Learning Mealy Machines with One Timer

We present Mealy machines with a single timer (MM1Ts), a class of models that is both sufficiently expressive to describe the real- time behavior of many realistic applications, and can be learned efficiently. We show how learning algorithms for MM1Ts can be obtained via a reduction to the problem of learning Mealy machines. We describe an implementation of an MM1T learner on top of LearnLib, and compare its performance with recent algorithms proposed by Aichernig et al. and An et al. on several realistic benchmarks.

Using Cyber Digital Twins for Automated Automotive Cybersecurity Testing

Cybersecurity testing of automotive systems has become a practical necessity, with the wide adoption of advanced driving assistance functions and vehicular communications. These functionalities require the integration of information and communication technologies that not only allow for a plethora of on-the-fly configuration abilities, but also provide a huge surface for attacks. Theses circumstances have also been recognized by standardization and regulation bodies, making the need for not only proper cybersecurity engineering but also proving the effectiveness of security measures by verification and validation through testing also a formal necessity. In order to keep pace with the rapidly growing demand of neutral-party security testing of vehicular systems, novel approaches are needed. This paper therefore presents a methodology to create and execute cybersecurity test cases on the fly in a black box setting by using pattern matching-based binary analysis and translation mechanisms to formal attack descriptions as well as model-checking techniques. The approach is intended to generate meaningful attack vectors on a system with next-to-zero a priori knowledge.

A Model-Driven Methodology for Automotive Cybersecurity Test Case Generation

Through international regulations (most prominently the latest UNECE regulation) and standards, the already widely perceived higher need for cybersecurity in automotive systems has been recognized and will mandate higher efforts for cybersecurity engineering. T he UNECE also demands the effectiveness of these engineering to be verified and validated through testing. T his requires both a significantly higher rate and more comprehensiveness of cybersecurity testing that is not effectively to cope with using current, predominantly manual, automotive cybersecurity testing techniques. To allow for comprehensive and efficient testing at all stages of the automotive life cycle, including supply chain parts not at band, and to facilitate efficient third party testing, as well as to test under real-world conditions, also methodologies for testing the cybersecurity of vehicular systems as a black box are necessary. T his paper therefore presents a model and attack tree-based approach to (semi-)automate automotive cybersecurity testing, as well as considerations for automatically black box-deriving models for the use in attack modeling.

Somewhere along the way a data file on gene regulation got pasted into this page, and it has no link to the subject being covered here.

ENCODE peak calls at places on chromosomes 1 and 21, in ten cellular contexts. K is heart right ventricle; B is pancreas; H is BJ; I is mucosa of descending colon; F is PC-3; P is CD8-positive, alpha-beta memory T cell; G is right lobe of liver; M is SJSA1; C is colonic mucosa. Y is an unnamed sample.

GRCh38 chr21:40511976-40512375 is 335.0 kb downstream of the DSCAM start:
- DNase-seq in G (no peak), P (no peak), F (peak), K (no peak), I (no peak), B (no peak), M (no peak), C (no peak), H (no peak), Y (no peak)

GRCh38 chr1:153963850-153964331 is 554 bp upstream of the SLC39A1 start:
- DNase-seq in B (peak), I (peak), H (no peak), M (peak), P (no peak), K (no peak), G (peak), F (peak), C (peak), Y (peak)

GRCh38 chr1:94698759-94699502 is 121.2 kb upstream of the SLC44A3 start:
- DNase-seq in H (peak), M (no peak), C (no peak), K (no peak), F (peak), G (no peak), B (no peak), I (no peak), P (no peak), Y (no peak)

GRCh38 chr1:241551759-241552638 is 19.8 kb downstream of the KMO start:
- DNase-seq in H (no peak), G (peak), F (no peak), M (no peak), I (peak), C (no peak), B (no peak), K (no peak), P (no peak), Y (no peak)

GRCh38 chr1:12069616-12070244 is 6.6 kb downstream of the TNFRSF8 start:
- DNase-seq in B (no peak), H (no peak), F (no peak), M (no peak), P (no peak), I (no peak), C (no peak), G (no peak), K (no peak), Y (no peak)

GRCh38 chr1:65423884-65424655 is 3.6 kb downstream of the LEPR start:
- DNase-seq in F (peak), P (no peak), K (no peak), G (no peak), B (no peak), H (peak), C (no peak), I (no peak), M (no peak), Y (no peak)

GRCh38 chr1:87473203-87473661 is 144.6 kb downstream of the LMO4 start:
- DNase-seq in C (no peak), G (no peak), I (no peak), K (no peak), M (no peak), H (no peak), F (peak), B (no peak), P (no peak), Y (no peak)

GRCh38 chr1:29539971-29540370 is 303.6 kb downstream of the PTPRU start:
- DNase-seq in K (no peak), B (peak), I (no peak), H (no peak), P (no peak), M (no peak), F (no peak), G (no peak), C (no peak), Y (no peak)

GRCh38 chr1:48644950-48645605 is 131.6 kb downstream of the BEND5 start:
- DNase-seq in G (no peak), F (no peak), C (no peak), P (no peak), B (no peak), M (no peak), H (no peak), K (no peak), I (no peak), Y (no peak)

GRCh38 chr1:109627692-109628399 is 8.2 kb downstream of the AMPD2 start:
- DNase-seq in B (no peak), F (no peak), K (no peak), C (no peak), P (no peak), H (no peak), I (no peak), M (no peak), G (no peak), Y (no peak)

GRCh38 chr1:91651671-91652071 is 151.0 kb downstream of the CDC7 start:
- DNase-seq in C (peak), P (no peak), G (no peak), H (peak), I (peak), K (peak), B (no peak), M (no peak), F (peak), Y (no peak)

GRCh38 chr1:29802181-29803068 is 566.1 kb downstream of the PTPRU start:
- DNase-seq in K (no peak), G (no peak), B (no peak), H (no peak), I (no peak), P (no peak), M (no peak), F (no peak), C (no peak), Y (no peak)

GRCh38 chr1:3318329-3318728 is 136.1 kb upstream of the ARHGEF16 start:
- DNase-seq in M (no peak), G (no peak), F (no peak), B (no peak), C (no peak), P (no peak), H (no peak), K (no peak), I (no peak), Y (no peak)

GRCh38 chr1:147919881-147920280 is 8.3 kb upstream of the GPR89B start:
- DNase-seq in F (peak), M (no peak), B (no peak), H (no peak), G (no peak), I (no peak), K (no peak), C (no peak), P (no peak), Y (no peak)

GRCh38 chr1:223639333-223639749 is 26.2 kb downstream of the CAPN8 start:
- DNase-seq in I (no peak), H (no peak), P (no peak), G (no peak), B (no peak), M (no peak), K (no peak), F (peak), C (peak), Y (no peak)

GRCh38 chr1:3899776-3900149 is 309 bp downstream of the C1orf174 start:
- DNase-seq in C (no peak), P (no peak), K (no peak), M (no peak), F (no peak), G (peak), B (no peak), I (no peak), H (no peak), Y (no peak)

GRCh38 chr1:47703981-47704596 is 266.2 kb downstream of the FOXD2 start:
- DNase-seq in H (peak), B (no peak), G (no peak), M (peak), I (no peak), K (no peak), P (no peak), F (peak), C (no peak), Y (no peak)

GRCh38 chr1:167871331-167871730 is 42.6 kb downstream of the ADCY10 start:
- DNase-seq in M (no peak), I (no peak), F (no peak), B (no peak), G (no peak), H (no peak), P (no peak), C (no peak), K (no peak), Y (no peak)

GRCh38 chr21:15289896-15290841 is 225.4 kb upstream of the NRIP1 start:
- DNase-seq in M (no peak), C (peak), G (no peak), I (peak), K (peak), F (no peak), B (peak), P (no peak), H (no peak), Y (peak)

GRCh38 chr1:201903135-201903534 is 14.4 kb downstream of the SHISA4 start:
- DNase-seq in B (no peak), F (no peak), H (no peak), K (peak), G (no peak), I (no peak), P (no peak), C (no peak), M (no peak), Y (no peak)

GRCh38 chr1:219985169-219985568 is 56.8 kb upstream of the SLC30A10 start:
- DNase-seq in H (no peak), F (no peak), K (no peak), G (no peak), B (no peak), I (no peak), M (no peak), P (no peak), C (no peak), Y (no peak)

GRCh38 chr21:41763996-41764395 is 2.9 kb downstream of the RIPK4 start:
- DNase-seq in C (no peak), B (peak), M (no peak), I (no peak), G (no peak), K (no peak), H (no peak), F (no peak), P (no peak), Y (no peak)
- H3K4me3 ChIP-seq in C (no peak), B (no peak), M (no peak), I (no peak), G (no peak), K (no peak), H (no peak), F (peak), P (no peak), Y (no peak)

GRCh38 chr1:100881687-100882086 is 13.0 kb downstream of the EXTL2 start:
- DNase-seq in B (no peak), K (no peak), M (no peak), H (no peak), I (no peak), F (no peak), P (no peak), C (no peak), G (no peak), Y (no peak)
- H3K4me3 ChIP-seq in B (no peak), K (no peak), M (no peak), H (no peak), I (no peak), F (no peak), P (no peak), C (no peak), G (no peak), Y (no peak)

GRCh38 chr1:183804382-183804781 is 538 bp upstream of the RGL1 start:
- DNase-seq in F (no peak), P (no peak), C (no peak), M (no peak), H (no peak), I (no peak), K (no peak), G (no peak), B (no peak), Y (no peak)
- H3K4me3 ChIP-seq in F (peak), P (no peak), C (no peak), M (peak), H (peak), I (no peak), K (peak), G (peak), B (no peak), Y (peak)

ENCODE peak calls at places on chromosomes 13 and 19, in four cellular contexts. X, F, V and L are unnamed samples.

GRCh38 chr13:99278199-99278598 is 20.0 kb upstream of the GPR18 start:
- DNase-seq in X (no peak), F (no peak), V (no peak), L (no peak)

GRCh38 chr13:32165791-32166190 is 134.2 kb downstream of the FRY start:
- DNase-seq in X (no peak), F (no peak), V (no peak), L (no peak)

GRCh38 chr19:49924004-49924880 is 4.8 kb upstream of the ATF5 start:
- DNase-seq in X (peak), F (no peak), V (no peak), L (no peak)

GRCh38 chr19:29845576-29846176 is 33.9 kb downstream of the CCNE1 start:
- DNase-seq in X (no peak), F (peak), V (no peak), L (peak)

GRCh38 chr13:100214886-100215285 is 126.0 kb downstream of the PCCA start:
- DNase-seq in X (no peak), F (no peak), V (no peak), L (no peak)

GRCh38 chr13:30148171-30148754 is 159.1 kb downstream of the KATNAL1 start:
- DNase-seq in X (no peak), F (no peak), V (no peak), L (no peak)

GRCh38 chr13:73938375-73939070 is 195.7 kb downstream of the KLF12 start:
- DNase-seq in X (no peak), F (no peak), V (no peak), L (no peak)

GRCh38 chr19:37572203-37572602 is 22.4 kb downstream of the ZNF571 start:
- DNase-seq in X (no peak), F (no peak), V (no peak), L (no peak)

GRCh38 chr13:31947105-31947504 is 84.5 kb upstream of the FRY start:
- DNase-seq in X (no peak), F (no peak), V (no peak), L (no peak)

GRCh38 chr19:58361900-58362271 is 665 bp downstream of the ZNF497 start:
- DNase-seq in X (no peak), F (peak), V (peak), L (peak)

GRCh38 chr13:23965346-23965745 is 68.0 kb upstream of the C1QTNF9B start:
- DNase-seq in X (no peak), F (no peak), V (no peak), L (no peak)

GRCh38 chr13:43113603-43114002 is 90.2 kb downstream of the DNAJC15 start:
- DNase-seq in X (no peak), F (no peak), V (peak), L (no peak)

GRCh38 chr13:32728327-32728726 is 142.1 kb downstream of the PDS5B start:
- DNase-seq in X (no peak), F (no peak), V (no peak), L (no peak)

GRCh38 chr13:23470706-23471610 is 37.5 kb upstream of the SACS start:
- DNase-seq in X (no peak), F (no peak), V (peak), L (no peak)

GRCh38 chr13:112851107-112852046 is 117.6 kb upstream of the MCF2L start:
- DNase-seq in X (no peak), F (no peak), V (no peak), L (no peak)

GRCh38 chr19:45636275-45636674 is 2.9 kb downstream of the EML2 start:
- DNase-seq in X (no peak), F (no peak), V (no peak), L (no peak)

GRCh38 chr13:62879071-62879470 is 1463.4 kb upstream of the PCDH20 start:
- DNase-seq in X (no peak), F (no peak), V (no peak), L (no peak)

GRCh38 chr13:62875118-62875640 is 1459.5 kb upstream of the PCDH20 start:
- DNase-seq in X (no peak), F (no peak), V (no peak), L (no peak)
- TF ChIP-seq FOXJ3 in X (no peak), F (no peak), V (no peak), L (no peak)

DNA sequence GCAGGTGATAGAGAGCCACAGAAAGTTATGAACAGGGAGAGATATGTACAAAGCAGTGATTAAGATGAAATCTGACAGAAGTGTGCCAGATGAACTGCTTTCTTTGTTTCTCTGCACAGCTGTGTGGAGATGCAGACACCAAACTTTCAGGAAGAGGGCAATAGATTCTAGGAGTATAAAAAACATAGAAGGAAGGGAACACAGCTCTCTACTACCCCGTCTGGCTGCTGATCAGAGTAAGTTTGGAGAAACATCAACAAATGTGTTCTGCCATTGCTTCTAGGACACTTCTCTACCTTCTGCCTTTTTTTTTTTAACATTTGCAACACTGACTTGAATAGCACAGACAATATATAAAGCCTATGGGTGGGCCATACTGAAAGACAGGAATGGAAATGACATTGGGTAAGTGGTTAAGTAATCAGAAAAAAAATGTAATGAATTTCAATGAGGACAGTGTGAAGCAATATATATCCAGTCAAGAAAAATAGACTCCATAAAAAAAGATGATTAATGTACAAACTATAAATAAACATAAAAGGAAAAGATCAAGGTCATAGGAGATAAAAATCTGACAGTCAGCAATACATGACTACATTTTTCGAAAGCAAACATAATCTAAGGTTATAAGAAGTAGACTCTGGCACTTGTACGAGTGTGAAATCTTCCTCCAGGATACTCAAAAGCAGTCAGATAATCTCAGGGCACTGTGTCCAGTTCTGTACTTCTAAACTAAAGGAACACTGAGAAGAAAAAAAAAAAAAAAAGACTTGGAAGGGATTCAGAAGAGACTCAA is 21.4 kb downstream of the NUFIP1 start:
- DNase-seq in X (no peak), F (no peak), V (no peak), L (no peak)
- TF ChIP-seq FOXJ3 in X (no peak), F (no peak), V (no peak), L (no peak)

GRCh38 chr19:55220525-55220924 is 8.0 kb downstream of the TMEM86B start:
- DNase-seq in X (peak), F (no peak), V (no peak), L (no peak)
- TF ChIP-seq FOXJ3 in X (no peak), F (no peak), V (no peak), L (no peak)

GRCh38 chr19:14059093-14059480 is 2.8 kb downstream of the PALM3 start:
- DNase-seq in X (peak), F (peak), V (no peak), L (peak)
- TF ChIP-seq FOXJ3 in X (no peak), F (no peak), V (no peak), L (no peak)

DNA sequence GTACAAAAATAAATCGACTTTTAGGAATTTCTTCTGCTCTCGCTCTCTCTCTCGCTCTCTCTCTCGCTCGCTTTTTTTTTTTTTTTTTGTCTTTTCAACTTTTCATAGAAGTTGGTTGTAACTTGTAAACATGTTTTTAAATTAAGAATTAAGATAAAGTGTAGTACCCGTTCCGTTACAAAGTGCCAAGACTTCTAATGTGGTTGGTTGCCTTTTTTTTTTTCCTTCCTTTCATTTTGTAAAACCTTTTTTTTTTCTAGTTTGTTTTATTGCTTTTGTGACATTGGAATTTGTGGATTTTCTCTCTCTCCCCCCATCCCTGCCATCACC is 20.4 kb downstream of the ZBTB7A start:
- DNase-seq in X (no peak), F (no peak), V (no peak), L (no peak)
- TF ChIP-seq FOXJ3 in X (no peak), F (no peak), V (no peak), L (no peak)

Vacuity in Synthesis

In reactive synthesis, one begins with a temporal specification 𝜑, and automatically synthesizes a system 𝑀 such that 𝑀 ⊨ 𝜑. As many systems can satisfy a given specification, it is natural to seek ways to force the synthesis tool to synthesize systems that are of a higher quality, in some well-defined sense. In this article we focus on a well-known measure of the way in which a system satisfies its specification, namely vacuity. Our conjecture is that if the synthesized system 𝑀 satisfies 𝜑 non-vacuously, then 𝑀 is likely to be closer to the user’s intent, because it satisfies 𝜑 in a more “meaningful” way. Narrowing the gap between the formal specification and the designer’s intent in this way, automatically, is the topic of this article. Specifically, we propose a bounded synthesis method for achieving this goal. The notion of vacuity as defined in the context of model checking, however, is not necessarily refined enough for the purpose of synthesis. Hence, even when the synthesized system is technically non-vacuous, there are yet more interesting (equivalently, less vacuous) systems, and we would like to be able to synthesize them. To that end, we cope with the problem of synthesizing a system that is as non-vacuous as possible, given that the set of interesting behaviours with respect to a given specification induce a partial order on transition systems. On the theoretical side we show examples of specifications for which there is a single maximal element in the partial order (i.e., the most interesting system), a set of equivalent maximal elements, or a number of incomparable maximal elements. We also show examples of specifications that induce infinite chains of increasingly interesting systems. These results have implications on how non-vacuous the synthesized system can be. We implemented the new procedure in our synthesis tool PARTY. For this purpose we added to it the capability to synthesize a system based on a property which is a conjunction of universal and existential LTL formulas.